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MY TINY WRITING WORKSHOP : WRITE A LETTER TO RICHARD BRAUTIGAN

 

MY TINY WRITING WORKSHOP :

Write a letter to Richard Brautigan and send it (via email in digital format) to :

The brautiganlibrary.org

American Dust

www.brautigan.net/index.html

 

John F. Barber

American Dust

Email : jfbarber@eaze.net

Web : www.nouspace.net/john/

Curator : John F. Barber

The Creative Media and Digital Culture Program

Washington State University 

Vancouver

 

 

 

Letters to Richard Brautigan  2020 (collected by the Brautiganlibrary.org) 

Translated from Romanian by Iulia Stoichiț

In the first episode of the fourth season of Mornin’ Poets, we read some of Richard Brautigan’s poems and we wrote him letters. Imaginary, but not quite. Subtle, with a hint of humor, honest, spontaneous, unpretentious, nostalgic, admonitory, but also full of questions. Some of this workshop’s students mimicked perfectly Brautigan’s style, others on the contrary, disregarded altogether. This experiment’s biggest gain is that the result is not an admiration exercise, but a dialogue truly alive, which you can read it below. (Andrei Mocuţa)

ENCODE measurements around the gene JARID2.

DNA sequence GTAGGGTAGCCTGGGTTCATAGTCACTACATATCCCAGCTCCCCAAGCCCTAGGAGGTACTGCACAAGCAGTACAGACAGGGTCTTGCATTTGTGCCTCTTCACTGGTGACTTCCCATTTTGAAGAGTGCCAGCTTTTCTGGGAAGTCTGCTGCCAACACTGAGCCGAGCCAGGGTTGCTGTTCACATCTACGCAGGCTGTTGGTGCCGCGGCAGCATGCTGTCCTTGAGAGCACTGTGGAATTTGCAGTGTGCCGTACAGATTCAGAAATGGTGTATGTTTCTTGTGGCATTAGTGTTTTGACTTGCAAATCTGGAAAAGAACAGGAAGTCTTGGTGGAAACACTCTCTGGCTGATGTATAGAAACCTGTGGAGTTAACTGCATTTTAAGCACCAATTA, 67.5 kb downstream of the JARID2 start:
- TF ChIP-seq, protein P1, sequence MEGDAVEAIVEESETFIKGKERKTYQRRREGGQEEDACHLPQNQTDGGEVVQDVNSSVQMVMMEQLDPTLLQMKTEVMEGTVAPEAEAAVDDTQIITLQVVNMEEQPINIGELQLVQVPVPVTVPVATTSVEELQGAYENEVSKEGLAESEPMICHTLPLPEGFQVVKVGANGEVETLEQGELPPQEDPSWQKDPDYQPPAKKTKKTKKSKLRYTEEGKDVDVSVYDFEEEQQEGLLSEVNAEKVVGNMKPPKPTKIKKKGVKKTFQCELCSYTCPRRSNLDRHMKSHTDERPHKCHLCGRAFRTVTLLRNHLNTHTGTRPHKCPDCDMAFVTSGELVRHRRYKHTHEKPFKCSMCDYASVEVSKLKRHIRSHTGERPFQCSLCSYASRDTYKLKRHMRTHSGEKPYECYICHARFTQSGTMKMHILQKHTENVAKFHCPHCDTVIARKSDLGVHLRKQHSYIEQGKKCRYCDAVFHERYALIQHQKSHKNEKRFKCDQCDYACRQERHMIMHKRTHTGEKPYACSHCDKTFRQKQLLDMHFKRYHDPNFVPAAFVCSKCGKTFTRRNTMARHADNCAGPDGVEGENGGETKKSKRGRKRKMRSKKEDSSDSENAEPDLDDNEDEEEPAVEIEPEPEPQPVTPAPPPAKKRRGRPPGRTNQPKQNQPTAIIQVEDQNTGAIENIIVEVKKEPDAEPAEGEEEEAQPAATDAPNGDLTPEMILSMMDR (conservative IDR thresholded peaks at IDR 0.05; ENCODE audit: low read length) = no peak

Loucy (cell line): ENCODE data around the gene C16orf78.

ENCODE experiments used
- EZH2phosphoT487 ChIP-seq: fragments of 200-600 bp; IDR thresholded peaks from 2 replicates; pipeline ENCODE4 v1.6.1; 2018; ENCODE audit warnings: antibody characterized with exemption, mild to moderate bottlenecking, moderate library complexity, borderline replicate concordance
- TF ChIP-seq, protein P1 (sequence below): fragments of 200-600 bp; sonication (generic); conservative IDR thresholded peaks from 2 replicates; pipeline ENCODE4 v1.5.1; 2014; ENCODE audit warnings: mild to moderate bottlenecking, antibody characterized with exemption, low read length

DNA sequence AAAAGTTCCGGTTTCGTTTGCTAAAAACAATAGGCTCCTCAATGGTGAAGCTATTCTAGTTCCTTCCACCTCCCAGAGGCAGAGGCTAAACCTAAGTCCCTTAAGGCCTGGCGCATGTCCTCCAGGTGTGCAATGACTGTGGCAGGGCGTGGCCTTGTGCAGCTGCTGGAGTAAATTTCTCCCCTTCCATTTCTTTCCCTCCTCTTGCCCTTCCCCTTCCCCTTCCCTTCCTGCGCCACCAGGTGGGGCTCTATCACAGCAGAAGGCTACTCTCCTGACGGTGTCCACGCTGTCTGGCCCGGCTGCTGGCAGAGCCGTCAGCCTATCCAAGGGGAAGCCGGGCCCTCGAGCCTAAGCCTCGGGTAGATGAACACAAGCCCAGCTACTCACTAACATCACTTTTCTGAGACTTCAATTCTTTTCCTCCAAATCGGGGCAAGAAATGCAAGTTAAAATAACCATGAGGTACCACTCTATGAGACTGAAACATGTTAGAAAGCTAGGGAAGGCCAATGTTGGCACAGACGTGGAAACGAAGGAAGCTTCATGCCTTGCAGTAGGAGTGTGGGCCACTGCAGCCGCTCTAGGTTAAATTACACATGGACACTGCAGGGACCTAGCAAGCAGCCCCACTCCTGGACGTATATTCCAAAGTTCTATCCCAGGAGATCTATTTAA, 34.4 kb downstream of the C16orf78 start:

Andrada Yunusoglu

Richard,
i
’ll never see japan. it’s sad if you think of it, so there’s no point in worrying. this summer i shared a strudel with rilke we didn’t drink any coffee.
my German was kind of bad
he left right after he ate
the last bite of strudel.
you can imagine how awful i felt.

anyway, Sabo.

***

Iulia Stoichiţ

Hi, Richard (or maybe I should call you Dick – sorry, I know it’s an overused joke; you canthank your parents for this, probably your mom),